Jack DAVIDSON
 

The Passions in the Nouveaux Essais: Judgements or Nonrational Forces?

jeudi 30 septembre, 9h00-9h30

Résumé de la communication :

Questions concerning the passions were central to 17th-century discussions of free will, practical reasoning, moral responsibility, and the mind-body problem. This is as true for Leibniz as it is for Hobbes, Descartes, Malebranche, Spinoza, and Pascal. While his theory of the passions does significant conceptual work for Leibniz, he leaves nothing like Descartes’ Les Passions de l’Ame - an explicit analysis of passions – with the result that one must attempt a reconstruction of his theory from various remarks scattered throughout his corpus. Fortunately, the exegetical situation is not as bleak as the previous sentence suggests; 2.21 of the Nouveaux Essais – Leibniz’s long commentary on Locke’s analysis of power and freedom – provides fertile ground from which to reconstruct a textually sensitive account of Leibniz’s theory of the passions. Leibniz and his contemporaries were drawing on a rich and divergent tradition of theorizing on the passions and the ability, or failure, of philosophy as psychotherapy that we can follow from the fifth century BC onward. My paper will focus on some of following questions regarding Leibniz’s theory of the passions as that theory is adumbrated in the Nouveaux Essais.

In Leibniz’s view, are the passions cognitive – that is are they mental judgments or attitudes – or are they rather nonrational affective powers, perhaps arising from the body? A different way to put the question is whether Leibniz is a Stoic about the nature of the passions, in which case passions are essentially cognitive, or an opponent of the Stoic analysis.

Are the passions essentially indexed to embodiment? If Leibniz’s answer is yes, as I believe it is, we will never cease to be free of the passions, since we never lose our bodies. Related to this is the causal direction question – do passions always go from body to mind, or always go from mind to body – or are they causally bi-conditional?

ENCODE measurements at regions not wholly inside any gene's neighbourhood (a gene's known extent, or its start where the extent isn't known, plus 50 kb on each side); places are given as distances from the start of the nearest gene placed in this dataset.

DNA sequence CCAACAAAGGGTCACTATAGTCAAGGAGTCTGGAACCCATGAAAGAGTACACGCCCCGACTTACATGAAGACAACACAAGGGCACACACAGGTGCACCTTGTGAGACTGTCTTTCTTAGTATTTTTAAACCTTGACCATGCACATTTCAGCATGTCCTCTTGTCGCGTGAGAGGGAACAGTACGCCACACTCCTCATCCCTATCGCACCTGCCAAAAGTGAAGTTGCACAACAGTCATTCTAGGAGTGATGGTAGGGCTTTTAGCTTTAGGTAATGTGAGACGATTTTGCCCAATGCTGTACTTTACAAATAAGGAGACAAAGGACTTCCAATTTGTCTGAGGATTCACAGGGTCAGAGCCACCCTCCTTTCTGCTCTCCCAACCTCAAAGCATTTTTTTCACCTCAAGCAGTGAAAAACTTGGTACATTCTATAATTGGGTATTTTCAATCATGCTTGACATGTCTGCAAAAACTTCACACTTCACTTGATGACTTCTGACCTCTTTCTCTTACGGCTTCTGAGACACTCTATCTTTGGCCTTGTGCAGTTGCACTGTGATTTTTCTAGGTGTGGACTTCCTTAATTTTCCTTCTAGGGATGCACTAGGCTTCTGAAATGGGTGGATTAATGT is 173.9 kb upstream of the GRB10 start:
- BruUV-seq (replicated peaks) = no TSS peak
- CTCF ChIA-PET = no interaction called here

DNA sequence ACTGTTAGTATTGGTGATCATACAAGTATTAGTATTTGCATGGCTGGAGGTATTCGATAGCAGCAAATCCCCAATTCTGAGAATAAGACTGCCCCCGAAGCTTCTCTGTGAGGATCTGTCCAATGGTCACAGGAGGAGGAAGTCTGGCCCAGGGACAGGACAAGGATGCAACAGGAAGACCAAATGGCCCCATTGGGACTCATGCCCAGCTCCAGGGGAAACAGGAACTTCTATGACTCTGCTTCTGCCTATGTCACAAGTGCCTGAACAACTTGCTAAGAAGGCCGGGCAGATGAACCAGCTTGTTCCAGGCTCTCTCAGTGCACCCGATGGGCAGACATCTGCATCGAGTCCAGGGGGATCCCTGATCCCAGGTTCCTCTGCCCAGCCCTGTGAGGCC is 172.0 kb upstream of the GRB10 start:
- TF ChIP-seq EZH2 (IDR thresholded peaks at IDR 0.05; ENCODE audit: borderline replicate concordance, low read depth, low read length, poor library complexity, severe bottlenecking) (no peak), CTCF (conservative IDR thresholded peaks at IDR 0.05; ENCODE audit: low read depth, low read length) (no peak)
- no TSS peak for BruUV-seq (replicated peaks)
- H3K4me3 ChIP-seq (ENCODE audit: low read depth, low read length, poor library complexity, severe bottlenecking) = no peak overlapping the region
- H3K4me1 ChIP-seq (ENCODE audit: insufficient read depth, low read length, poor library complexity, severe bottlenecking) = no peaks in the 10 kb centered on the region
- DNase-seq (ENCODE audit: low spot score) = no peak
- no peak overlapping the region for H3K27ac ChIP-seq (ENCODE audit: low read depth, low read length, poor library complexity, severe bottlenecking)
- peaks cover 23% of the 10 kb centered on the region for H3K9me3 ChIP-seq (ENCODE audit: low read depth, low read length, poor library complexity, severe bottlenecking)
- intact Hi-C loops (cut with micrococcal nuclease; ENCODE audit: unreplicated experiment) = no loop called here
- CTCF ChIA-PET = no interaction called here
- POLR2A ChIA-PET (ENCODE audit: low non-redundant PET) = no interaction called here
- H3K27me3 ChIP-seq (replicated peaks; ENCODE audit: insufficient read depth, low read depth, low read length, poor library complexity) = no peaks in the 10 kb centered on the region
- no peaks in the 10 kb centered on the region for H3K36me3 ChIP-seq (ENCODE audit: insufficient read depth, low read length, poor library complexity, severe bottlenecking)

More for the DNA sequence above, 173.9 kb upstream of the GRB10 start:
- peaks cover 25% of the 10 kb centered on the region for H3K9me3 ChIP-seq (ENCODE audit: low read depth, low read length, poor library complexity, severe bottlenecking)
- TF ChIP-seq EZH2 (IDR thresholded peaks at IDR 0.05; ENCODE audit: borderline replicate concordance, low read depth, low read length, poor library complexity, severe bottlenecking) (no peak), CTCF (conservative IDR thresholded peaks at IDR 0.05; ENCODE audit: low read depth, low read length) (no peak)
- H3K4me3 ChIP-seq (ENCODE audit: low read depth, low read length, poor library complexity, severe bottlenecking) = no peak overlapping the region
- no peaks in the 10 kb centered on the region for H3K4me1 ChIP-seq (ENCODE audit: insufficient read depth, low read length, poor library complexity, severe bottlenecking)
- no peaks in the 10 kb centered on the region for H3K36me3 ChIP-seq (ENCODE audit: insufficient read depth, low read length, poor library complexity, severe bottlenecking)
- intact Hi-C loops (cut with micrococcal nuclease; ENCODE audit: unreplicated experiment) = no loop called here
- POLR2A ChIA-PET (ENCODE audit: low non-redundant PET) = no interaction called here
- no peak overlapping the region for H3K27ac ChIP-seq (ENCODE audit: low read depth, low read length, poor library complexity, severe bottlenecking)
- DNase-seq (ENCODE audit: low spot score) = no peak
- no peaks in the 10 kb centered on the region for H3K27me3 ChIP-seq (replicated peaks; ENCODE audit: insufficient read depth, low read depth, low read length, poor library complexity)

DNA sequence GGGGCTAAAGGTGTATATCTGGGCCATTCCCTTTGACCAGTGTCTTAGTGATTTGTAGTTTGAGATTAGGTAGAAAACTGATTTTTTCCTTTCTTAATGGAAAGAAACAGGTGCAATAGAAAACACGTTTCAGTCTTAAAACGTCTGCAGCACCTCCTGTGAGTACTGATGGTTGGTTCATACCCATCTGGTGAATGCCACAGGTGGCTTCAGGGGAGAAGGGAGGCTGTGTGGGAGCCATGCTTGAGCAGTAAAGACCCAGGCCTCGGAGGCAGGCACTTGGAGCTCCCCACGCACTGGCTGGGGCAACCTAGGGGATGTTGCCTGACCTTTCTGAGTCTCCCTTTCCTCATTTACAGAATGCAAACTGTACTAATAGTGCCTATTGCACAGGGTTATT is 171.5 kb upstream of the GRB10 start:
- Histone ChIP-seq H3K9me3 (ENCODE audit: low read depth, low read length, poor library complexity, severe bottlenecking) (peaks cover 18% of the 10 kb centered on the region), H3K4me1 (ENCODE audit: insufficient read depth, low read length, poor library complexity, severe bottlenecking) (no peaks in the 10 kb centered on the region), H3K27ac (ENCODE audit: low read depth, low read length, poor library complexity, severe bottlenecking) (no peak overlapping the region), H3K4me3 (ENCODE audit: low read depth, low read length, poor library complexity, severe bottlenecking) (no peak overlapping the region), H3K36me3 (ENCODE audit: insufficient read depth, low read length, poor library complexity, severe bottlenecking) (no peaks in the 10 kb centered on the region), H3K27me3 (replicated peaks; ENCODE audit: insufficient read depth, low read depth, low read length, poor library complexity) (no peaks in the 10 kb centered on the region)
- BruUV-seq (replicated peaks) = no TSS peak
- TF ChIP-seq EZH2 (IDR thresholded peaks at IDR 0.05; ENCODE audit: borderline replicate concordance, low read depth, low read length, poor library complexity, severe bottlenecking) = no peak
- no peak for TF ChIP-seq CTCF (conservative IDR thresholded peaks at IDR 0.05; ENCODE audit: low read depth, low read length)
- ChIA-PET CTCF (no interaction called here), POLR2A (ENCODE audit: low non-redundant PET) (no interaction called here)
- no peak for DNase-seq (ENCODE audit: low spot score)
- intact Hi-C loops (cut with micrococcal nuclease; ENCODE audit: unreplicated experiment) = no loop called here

Are the passions dangerous, or can they be harnessed to help motivate our God-given desire for the true and good, the only path to eudaimonia and ultimately the beautific vision? This is to ask about the function and value of the passions in Leibniz’s metaphysical psychology.

In Nouveaux Essais 2.21.36, discussing how Lockean uneasiness or disquiet is at bottom appetition, Leibniz equates appetitions with the Scholastic motus primo primi. In Seneca, first movements are pre-cognitive reactions, whereas in Thomas they are the first, involuntary appetitive drives. If passions are cognitive for Leibniz, then first movements are not passions – the interesting question then becomes how first movements are related to passions.

What does the importance Leibniz places on proper habituation in the context of moral therapy imply about the nature of the passions, and on the question of whether or how philosophy can lead to the moral life, the life of virtue?

How, precisely, do wrong passions unseat reason in practical reasoning? What is the ontology of the passions – how do they relate to the powers of the mind traditionally described as will and intellect?